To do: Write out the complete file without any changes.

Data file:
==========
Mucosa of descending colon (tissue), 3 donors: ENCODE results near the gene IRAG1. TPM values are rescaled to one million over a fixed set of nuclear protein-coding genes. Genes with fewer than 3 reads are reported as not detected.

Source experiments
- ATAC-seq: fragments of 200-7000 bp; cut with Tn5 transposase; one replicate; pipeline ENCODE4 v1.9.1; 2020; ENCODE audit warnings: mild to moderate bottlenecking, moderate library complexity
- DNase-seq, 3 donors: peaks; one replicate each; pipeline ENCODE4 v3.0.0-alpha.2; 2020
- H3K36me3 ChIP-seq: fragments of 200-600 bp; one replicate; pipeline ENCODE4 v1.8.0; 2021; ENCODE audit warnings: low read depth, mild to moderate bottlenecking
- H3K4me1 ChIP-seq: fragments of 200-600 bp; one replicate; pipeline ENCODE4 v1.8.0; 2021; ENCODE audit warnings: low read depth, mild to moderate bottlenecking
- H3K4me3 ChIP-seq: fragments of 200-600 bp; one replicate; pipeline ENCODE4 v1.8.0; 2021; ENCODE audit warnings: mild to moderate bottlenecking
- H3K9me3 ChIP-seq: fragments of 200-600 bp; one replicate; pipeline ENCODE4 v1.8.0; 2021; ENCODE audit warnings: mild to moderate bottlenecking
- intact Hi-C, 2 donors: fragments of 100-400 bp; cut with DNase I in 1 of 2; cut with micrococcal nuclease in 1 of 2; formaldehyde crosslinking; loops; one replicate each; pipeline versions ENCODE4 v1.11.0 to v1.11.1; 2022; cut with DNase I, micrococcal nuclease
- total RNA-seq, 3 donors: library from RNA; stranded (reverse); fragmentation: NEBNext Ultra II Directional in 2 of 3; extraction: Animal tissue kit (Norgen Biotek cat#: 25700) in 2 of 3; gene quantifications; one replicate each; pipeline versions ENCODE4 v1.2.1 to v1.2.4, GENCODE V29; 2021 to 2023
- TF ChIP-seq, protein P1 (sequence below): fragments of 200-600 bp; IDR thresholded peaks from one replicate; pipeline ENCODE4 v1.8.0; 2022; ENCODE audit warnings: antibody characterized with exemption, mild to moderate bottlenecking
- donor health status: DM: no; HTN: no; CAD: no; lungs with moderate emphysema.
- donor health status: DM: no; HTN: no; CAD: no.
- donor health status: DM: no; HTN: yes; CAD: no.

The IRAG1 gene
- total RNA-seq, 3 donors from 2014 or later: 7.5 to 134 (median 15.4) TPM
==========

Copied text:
Mucosa of descending colon (tissue), 3 donors: ENCODE results near the gene IRAG1. TPM values are rescaled to one million over a fixed set of nuclear protein-coding genes. Genes with fewer than 3 reads are reported as not detected.

Source experiments
- ATAC-seq: fragments of 200-7000 bp; cut with Tn5 transposase; one replicate; pipeline ENCODE4 v1.9.1; 2020; ENCODE audit warnings: mild to moderate bottlenecking, moderate library complexity
- DNase-seq, 3 donors: peaks; one replicate each; pipeline ENCODE4 v3.0.0-alpha.2; 2020
- H3K36me3 ChIP-seq: fragments of 200-600 bp; one replicate; pipeline ENCODE4 v1.8.0; 2021; ENCODE audit warnings: low read depth, mild to moderate bottlenecking
- H3K4me1 ChIP-seq: fragments of 200-600 bp; one replicate; pipeline ENCODE4 v1.8.0; 2021; ENCODE audit warnings: low read depth, mild to moderate bottlenecking
- H3K4me3 ChIP-seq: fragments of 200-600 bp; one replicate; pipeline ENCODE4 v1.8.0; 2021; ENCODE audit warnings: mild to moderate bottlenecking
- H3K9me3 ChIP-seq: fragments of 200-600 bp; one replicate; pipeline ENCODE4 v1.8.0; 2021; ENCODE audit warnings: mild to moderate bottlenecking
- intact Hi-C, 2 donors: fragments of 100-400 bp; cut with DNase I in 1 of 2; cut with micrococcal nuclease in 1 of 2; formaldehyde crosslinking; loops; one replicate each; pipeline versions ENCODE4 v1.11.0 to v1.11.1; 2022; cut with DNase I, micrococcal nuclease
- total RNA-seq, 3 donors: library from RNA; stranded (reverse); fragmentation: NEBNext Ultra II Directional in 2 of 3; extraction: Animal tissue kit (Norgen Biotek cat#: 25700) in 2 of 3; gene quantifications; one replicate each; pipeline versions ENCODE4 v1.2.1 to v1.2.4, GENCODE V29; 2021 to 2023
- TF ChIP-seq, protein P1 (sequence below): fragments of 200-600 bp; IDR thresholded peaks from one replicate; pipeline ENCODE4 v1.8.0; 2022; ENCODE audit warnings: antibody characterized with exemption, mild to moderate bottlenecking
- donor health status: DM: no; HTN: no; CAD: no; lungs with moderate emphysema.
- donor health status: DM: no; HTN: no; CAD: no.
- donor health status: DM: no; HTN: yes; CAD: no.

The IRAG1 gene
- total RNA-seq, 3 donors from 2014 or later: 7.5 to 134 (median 15.4) TPM